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  • The uncertainty involved in our conversion factor

    2019-08-26

    The uncertainty involved in our conversion factor for past-year exposure to ever exposure is a limitation. Past year exposure is likely to be highly variable and susceptible to many different factors – rendering the conversion to ever exposure extremely difficult. A limited evaluation of the validity of our conversion factors comes from a study conducted in the Canadian province of Quebec that reports use in the past-year and the past 5-years [39]. Conversion factors were generally lower (as expected) but of a similar magnitude to our lifetime conversion factors. For example, for the age group 16–24 the past-year to 5-year ratio was 1.7 compared to our conversion of 1.9. For those aged 25–54 the past-year to 5-year ratio was 1.9 compared to our conversion factor of 2.7. The past-year to 5-year ratio, particularly for older adults, does not capture individuals that no longer indoor tan, but that did in their younger years. The decrease in past-year year prevalence by age provides evidence that this Pertussis Toxin is common and that our conversion factor likely results in prevalence that is within a reasonable range of the true prevalence. We have other limitations that must be acknowledged. The oldest age category (65+) had to be grouped because of the lack of reliable prevalence estimates from the NSS2 and an appropriate conversion factor for this age category. In addition, prevalence estimates from the NSS2 were based on self-reported behaviours, which could be susceptible to social desirability bias. For the meta-analysis component, we based the Canadian relevant exposure distribution on only one Canadian study, which may have led to misclassified inclusion or exclusion of some studies. Additionally, our meta-analyses for BCC and SCCincluded a small number of studies resulting in a large degree of uncertainty in the relative risk estimates. In addition, we relied on some older studies, however, a sensitivity analysis by publication date (before 2000 vs. in 2000 or after) found no difference in relative risk. Canada does not have a national surveillance system for NMSC and, consequently, many cases treated at clinics without confirmatory biopsies are not reported. This situation led to an underestimation of the number of NMSC cases attributable to indoor tanning. Moreover, because only the first NMSC occurring on each individual is reported and multiple NMSCs on the same individual may be caused by indoor tanning, our PAR estimates for NMSC would similarly be underestimated. Finally, Miettinen’s formula [40] is typically preferred when confounder adjusted relative risk estimates are used in the calculation of a PAR, but it was not possible to use this formula since it requires the availability of exposure distribution data among skin cancer cases. While there is emerging evidence that moderate exposure to solar UVR may be protective against the risk of developing some non-cutaneous cancers [41], there is no evidence that a similar beneficial effect exists for indoor tanning. Indeed, it has previously been shown that the use of indoor tanning devices does not protect against solid non-cutaneous cancers and may even increase the risk of developing some hematologic malignancies [42]. Given the lack of benefit of indoor tanning and the large burden of skin cancer attributable to it, efforts to reduce use are required or a total ban should be considered, as already been implemented in Australia and Brazil.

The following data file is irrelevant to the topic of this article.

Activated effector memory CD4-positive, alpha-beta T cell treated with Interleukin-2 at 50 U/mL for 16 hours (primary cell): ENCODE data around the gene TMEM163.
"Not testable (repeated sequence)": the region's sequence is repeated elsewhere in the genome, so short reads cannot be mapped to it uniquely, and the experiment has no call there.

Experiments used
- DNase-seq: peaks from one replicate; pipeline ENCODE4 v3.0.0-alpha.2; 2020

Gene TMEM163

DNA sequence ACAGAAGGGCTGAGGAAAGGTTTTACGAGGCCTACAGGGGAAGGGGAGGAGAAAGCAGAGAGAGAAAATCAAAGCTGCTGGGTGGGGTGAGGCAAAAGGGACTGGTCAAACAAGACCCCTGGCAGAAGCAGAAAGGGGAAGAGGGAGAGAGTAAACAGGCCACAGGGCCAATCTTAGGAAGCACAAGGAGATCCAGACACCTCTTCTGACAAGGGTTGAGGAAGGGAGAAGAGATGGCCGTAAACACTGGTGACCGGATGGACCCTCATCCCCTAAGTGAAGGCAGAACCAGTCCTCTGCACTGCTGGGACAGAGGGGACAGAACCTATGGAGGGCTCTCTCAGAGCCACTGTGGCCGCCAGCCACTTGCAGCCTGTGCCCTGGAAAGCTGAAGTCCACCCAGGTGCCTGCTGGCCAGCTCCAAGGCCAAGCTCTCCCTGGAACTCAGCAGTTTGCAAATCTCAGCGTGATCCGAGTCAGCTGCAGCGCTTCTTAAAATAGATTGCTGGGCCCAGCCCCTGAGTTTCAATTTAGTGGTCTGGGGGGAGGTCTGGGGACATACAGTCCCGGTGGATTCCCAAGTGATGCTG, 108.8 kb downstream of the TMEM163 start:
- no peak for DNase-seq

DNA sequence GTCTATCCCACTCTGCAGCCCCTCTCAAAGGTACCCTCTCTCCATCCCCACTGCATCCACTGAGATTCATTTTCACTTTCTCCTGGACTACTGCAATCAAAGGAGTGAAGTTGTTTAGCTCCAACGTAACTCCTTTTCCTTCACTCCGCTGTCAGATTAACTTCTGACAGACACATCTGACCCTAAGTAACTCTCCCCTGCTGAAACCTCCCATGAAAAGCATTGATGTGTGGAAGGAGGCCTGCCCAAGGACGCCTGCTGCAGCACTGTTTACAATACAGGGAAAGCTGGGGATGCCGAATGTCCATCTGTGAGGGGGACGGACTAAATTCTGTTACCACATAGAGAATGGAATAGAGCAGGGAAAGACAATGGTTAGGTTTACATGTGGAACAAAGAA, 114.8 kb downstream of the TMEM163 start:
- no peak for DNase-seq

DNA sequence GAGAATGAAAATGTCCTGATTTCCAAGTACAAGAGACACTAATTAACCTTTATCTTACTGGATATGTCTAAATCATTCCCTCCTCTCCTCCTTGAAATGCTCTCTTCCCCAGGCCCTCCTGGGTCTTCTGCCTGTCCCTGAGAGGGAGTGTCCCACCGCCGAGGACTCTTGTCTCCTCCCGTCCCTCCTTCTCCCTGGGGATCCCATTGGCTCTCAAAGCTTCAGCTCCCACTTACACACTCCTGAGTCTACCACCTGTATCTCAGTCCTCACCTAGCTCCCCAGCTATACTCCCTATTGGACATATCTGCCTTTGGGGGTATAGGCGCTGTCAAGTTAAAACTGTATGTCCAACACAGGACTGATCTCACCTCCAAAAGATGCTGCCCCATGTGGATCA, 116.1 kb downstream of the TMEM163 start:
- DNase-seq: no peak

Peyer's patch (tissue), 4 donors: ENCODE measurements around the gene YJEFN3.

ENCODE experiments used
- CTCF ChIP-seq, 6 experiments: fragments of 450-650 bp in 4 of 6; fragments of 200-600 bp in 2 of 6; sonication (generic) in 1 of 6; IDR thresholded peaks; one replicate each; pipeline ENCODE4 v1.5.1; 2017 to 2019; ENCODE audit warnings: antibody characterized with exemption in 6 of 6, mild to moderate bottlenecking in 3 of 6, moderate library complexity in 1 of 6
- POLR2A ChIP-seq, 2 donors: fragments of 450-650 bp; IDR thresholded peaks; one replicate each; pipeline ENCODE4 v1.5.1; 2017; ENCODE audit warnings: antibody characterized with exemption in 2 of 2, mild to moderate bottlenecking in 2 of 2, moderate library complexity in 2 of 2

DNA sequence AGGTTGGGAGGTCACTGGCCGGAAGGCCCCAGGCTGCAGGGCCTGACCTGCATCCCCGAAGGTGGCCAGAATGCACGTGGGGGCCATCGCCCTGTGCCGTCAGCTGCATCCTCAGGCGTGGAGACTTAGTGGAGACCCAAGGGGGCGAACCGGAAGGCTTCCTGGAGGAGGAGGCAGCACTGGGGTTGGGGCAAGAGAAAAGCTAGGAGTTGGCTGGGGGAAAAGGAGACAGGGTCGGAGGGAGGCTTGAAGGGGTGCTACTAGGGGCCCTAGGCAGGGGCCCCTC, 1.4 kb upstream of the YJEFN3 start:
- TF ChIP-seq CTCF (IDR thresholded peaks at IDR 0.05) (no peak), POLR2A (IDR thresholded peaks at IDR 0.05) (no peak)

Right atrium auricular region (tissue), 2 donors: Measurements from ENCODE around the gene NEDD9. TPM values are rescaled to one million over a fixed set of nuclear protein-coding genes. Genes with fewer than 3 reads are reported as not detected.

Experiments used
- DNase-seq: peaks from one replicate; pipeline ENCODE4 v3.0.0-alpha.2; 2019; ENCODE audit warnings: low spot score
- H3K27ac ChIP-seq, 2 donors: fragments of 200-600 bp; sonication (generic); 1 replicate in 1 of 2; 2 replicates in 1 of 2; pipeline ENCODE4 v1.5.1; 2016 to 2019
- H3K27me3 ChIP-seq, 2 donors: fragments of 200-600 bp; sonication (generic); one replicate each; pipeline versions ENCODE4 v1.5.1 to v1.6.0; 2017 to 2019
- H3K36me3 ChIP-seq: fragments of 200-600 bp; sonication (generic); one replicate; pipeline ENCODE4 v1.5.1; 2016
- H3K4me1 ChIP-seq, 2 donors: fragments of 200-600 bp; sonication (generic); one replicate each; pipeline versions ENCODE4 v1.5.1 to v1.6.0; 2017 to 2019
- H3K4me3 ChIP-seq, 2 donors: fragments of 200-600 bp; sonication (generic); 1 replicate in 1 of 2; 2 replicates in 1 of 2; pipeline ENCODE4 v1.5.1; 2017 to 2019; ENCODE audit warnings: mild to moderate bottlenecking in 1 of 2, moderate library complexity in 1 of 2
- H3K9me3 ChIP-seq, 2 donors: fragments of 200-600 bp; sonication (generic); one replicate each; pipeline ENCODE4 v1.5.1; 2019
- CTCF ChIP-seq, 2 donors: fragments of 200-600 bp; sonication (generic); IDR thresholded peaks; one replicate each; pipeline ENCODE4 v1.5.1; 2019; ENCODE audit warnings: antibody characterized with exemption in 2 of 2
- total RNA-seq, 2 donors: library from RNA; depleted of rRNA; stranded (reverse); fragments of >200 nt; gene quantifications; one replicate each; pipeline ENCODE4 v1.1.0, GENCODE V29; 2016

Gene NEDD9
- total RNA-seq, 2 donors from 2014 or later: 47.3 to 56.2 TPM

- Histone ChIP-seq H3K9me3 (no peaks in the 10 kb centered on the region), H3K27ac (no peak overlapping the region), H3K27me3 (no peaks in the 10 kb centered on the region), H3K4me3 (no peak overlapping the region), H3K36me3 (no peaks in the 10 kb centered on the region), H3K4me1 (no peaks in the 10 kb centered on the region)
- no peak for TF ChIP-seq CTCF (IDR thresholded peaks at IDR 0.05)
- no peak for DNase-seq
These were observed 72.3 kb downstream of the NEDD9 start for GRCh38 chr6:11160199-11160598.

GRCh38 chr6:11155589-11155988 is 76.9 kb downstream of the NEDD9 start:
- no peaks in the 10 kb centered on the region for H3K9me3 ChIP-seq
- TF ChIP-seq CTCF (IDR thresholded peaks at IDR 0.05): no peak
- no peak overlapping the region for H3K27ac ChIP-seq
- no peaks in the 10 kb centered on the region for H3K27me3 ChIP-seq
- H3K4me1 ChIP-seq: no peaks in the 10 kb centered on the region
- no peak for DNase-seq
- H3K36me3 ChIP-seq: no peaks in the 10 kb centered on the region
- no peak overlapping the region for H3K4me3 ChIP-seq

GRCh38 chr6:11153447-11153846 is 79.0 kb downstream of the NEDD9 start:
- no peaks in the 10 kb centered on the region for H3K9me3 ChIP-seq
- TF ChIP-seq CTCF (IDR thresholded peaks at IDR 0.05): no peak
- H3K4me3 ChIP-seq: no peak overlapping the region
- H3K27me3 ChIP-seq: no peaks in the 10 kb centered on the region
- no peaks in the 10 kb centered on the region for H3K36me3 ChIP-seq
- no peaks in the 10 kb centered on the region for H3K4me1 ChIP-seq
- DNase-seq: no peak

Conclusion
    Authorship contribution statement
    Conflicts of interest
    Funding This research is supported by a Canadian Cancer Society Research Institute Partner Prevention Research Grant (#703106).
    Acknowledgements
    Introduction Colorectal cancer (CRC) is the third leading cause of cancer death in the United States and is expected to result in more than 50,000 deaths in 2018 [1]. The CRC mortality rate has declined dramatically, by 48% from 1970 to 2011, with northeastern states showing greater decreases than southern states [2]. The highest rates of CRC mortality have also shifted from northeastern states to the southern states [2,3]. A recent study further showed clusters (or hotspots) of elevated CRC mortality rates concentrated in areas of the Lower Mississippi Delta, west central Appalachia, and eastern Virginia and North Carolina (NC) [2]. The hotspot of the 11 northeastern counties of NC are in geographic areas that have continually suffered from the highest CRC mortality in recent decades [4]. To understand the driving forces of the excessive mortality rates and to inform tailored interventions for reducing mortality rates in these areas of NC, we sought to identify county-level determinants that contribute to the geographic variation of CRC mortality rates in NC.